; Fern-Pollak et al.
; for review see Cools, 2006
). On the other hand, the present finding differs from those described in some other recent studies of working memory deficits in Parkinson’s disease. For example, Moustafa et al.
) recently reported that Parkinson’s disease patients were impaired when ignoring distractors during the delay of an adapted version of the AX-CPT (continuous performance task). However, this deficit was found only in patients ON medication and not in patients OFF medication. An important difference between the present study and that previous study is that the previous effect was obtained in a shifting phase of the task, when subjects had to shift attention (and responding) away from previously relevant stimuli (i.e. the current distractors) towards newly relevant stimuli. The present data suggest that the deficit in Parkinson’s disease patients ON medication, but not OFF medication, observed in that study might reflect a combination of both a Parkinson’s disease-related shifting impairment as well as a selective enhancement of distractor resistance in patients OFF medication.
Significant distractor costs in healthy controls were observed only for face trials, and not for scene trials. This observation replicates previous findings (Yoon et al.
) and might reflect disproportionate distractibility by biologically salient stimuli. Although we refrain from emphasizing effects of disease or medication on the scene distractor costs, which are difficult to interpret, we report for completeness that such effects were not significant (both P
’s > 0.2).
The observation that distractor resistance was affected only in terms of reaction times, and not in terms of accuracy, probably reflects a lack of sensitivity of the current task to detecting error distractor costs. Indeed the distractor cost surfaced only in terms of reaction times and not in terms of errors even in healthy controls. The finding that Parkinson’s disease patients OFF medication nevertheless exhibited enhanced distractor resistance, if only in terms of reaction times, suggests that the disease potentiated the robustness or strength of current task-relevant representations. Future studies should employ tasks that are sensitive to error distractor costs to investigate whether Parkinson’s disease also prevents the disruption of these representations qualitatively, which should lead to higher relative accuracy as well as higher relative reaction times after distraction. Such a more sensitive paradigm might also be more adequate for definitively testing the hypothesis that distractor vulnerability in Parkinson’s disease is sensitive to restoration by dopaminergic medication.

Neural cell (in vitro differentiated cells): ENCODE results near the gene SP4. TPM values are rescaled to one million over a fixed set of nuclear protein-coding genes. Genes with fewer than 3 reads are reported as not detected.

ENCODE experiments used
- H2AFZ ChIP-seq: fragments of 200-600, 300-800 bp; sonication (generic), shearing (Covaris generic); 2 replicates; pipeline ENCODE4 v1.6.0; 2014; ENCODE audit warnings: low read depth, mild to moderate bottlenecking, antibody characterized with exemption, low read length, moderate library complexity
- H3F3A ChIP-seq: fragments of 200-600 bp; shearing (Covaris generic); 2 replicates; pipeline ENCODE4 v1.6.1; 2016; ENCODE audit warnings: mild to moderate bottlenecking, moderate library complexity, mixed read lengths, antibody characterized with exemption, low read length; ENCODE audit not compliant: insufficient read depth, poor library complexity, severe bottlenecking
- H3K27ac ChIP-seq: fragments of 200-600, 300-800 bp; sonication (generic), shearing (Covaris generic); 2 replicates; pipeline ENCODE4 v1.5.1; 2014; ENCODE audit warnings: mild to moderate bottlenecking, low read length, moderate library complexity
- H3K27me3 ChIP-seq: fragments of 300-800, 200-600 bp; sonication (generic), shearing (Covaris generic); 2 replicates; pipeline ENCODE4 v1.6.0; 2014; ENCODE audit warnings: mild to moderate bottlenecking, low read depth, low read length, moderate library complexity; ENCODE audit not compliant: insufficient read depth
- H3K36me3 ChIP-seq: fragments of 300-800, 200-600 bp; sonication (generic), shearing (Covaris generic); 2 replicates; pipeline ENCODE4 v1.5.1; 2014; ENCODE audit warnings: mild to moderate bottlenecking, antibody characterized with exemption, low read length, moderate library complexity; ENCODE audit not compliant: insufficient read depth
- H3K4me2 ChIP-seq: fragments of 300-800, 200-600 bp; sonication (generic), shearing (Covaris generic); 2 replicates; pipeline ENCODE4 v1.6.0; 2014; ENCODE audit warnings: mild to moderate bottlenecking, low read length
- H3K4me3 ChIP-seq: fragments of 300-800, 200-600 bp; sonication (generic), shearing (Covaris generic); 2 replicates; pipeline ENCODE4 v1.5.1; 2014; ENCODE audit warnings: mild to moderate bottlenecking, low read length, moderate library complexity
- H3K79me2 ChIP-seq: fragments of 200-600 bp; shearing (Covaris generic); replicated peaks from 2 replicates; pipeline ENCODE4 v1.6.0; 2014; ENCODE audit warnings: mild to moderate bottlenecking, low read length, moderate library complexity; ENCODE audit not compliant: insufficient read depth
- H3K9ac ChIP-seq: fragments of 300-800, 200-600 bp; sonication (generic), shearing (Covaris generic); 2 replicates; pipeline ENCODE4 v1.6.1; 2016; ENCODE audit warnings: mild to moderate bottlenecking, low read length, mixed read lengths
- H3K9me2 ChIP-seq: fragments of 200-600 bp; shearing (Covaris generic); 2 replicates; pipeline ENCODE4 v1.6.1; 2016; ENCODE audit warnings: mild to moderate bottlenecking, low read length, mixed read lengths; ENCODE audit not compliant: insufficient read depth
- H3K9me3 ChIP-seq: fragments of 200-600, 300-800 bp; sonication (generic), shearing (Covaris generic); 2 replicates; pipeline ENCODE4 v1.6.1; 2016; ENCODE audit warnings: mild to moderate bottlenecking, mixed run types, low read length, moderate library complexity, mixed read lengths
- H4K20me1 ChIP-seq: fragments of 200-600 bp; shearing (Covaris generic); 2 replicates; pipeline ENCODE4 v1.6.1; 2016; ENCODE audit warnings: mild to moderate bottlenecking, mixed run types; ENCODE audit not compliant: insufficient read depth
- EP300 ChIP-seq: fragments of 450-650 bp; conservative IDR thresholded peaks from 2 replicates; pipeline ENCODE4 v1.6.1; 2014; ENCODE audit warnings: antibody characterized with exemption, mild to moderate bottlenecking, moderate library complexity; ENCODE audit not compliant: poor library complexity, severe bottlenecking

The current study was designed to assess not only distractor costs but also switch costs. Previous results indicate that healthy subjects make more errors at probe when they had to switch attention between faces and scenes than when they attended to the same stimulus category on two consecutive (non-switch) trials (Cools et al.
). In the current study no such switch costs were obtained. On hindsight, this is perhaps not surprising, because we increased the duration of the encoding period from 1000 ms to 3000 ms, in order to prevent presumed limits on general cognitive speed in the patients. We argue that the short duration of 1000 ms was in fact essential for these error switch costs to surface at probe, presumably because the error costs reflected incomplete reconfiguration of attentional set. The duration of 3000 ms in the current study must simply have been long enough for all subjects to complete this reconfiguration process.
In conclusion, the present data demonstrate enhanced resistance to distraction in Parkinson’s disease patients, but only when they are OFF their medication. Thus, mild Parkinson’s disease is accompanied not only by cognitive inflexibility, as evidenced by impaired backward digit span as well as deficient set shifting and task switching observed in many previous studies (Cools et al.
), but also by aberrant cognitive stability in the face of distraction. We hypothesize that this pattern reflects deficient dopamine levels in the striatum, and/or upregulated dopamine levels in the prefrontal cortex. Preliminary support was obtained for this enhanced distractor resistance to be sensitive to restoration by dopaminergic medication, perhaps reflecting a restoration of the balance between dopamine in the striatum and dopamine in the prefrontal cortex.